Typhoon Haiyan evacuees share tales of loss, survival

Telling the Human Story, 15 November 2013

© UNHCR/R.Rocamora
Walter Valdez, a 33-year-old waiter, lost his wife and three children when the typhoon hit Tacloban. Two of his children are missing.

CEBU, Philippines, November 15 (UNHCR) Jane Ilagan knew something was wrong when she tasted the "salty rain." The storm surge that accompanied Typhoon Haiyan in the early hours of November 8 drenched her home with seawater and made her family flee to higher ground. Even there, the water came up to her chest.

"For seven hours until the water receded, we had to lift the kids up so they wouldn't be soaked. It was very cold and their lips were turning black," said the 33-year-old mother of one from Guiuan. The municipality is located in the central Philippines province of Eastern Samar, where the devastating typhoon first made landfall.

"Everyone who lives close to the [Guiuan] coastline is dead," Ilagan said. "I'm just happy to be alive." The UN estimates that 11.8 million people were affected by the disaster, including more than 920,000 made homeless. The government says more than 3,600 deaths had been reported as of Thursday, but the actual number was likely to be higher.

Walter Alvarez almost joined the death toll. The 23-year-old resident of Tacloban, one of the worse-hit areas, found his wife, daughter and mother-in-law's bodies after the flooding eased. Two children are still missing. He survived by holding onto a coconut tree, squeezing it so tight, he cut his arms and legs. A week later, the scabs are healing slowly.

But his heart is still raw. "I cannot stand the pain and trauma of staying in Tacloban," he said, explaining why he decided to board the C130 aid delivery flight run by the military to Cebu a few days ago.

Both Walter and Jane were among dozens at a transit centre in Cebu for people evacuated by air from the typhoon-affected areas. Here they are registered and given cooked food and clothes donated by the community. They sleep in the centre or the garden outside, and queue up for the two bathrooms available.

Some have found their own way, but many are waiting for a chance to go to the Philippines capital, Manila.

Jane said her extended family left Guiuan because the coconut trees had all collapsed. For people who rely on these trees to weave mats for a living, losing them meant losing their livelihood and time to look elsewhere for the means to survive.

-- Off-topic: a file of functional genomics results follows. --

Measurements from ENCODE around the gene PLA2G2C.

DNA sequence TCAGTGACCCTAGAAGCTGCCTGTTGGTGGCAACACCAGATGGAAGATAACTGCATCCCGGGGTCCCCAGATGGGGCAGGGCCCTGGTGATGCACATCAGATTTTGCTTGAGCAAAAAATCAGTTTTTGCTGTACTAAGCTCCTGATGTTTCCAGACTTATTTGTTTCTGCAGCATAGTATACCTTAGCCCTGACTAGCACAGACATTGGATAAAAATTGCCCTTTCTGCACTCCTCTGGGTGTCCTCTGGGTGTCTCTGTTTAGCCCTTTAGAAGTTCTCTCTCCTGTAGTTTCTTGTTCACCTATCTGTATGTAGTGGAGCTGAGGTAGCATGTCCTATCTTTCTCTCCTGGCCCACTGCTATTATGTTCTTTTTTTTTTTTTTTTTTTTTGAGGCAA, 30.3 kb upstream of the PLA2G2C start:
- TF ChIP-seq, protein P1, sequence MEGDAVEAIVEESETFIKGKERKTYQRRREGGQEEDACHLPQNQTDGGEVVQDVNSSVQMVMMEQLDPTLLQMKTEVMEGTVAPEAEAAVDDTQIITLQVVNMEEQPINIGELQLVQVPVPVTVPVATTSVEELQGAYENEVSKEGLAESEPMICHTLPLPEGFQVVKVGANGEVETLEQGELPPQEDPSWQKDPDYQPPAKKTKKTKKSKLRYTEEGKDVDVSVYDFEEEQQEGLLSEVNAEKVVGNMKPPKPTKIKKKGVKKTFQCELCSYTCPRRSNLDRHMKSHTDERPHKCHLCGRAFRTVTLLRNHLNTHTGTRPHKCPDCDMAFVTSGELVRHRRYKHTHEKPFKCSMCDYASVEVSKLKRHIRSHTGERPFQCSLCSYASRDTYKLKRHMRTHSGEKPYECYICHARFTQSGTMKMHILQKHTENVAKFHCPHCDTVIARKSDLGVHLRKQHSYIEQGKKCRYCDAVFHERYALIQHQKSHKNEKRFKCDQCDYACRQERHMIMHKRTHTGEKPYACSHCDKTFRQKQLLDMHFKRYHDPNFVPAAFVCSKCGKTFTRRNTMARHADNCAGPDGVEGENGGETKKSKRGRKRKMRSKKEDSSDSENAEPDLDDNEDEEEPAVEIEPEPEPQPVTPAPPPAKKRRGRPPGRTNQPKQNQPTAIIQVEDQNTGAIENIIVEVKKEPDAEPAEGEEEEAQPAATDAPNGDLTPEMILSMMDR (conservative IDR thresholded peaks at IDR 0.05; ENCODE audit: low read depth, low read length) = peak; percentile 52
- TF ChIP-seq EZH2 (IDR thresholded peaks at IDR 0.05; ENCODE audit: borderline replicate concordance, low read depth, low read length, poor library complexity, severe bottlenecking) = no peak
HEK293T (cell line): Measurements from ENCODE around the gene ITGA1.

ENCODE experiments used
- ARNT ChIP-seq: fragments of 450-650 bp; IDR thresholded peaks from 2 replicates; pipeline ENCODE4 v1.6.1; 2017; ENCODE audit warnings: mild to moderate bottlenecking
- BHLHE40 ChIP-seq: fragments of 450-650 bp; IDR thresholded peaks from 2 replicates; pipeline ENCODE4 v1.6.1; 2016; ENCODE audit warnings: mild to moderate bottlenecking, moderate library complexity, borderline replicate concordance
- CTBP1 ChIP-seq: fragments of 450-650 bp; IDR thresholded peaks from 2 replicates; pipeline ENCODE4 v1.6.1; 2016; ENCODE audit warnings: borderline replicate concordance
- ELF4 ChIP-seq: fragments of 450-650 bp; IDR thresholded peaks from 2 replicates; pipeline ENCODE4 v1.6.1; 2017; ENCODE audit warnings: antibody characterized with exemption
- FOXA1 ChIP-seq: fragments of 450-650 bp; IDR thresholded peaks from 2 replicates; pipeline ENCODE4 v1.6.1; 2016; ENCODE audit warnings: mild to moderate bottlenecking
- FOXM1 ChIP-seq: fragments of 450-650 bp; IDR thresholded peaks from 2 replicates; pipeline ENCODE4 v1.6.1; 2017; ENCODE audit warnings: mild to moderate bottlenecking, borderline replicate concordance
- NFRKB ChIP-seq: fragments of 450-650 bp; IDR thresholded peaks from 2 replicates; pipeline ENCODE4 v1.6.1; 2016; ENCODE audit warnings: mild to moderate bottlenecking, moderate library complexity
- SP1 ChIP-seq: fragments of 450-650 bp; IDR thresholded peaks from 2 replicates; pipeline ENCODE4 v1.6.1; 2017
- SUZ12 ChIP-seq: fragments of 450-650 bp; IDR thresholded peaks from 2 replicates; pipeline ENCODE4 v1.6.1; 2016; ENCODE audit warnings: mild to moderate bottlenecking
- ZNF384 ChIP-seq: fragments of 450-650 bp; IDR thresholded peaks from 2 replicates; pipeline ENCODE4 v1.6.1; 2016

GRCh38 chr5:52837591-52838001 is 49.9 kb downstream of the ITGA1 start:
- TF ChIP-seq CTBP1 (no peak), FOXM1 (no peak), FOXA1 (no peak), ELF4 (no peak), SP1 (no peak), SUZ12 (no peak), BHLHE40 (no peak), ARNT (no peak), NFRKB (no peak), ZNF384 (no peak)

"We don't have money to go to Manila by ourselves," said Jane, who has been at the Cebu transit centre with her extended family since last Saturday. "We hope we can get a ride with a humanitarian plane going there."

Walter sighs: "I don't know how to go on alone. I plan to go to Manila and restart my life. Maybe one day when I'm better, I'll go back to Tacloban."

UNHCR is working in Cebu to coordinate the logistical supply of relief items for typhoon survivors. It is airlifting emergency tents and non-food supplies for 80,000 people. It is also planning to distribute solar-powered lamps to enhance the safety of women and children at risk. Co-leading the protection cluster with the government under the inter-agency response to this natural disaster, UNHCR also provides protection coordination and delivery, identifying the most vulnerable people and ensuring their access to basic aid and services.

By Vivian Tan in Cebu, Philippines

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Typhoon Haiyan: On the Road to Recovery Six Months After the Storm

Six months after Typhoon Haiyan carved its deadly and destructive path through the central Philippines and forcibly displaced 4 million Filipinos, the area is like a big construction site as people get on with rebuilding their flattened homes as well as their lives. Many have moved into renovated homes while thousands of those who fled to cities like Cebu and Manila have returned home. But large numbers still live in tents or former evacuation centres; full recovery is still some way off and many people need help. UNHCR is working with the government and other partners to address the challenges and find solutions for the displaced. The refugee agency has provided assistance to more than 600,000 people, distributing shelter materials and household items, including solar-powered lanterns in areas where there is still no electricity. UNHCR is also supporting a government-led mobile civil registration project to give 100,000 people continued access to social welfare, education and employment. Photographer Jeoffrey Maitem marked the six-month milestone by visiting communities recovering from Typhoon Haiyan.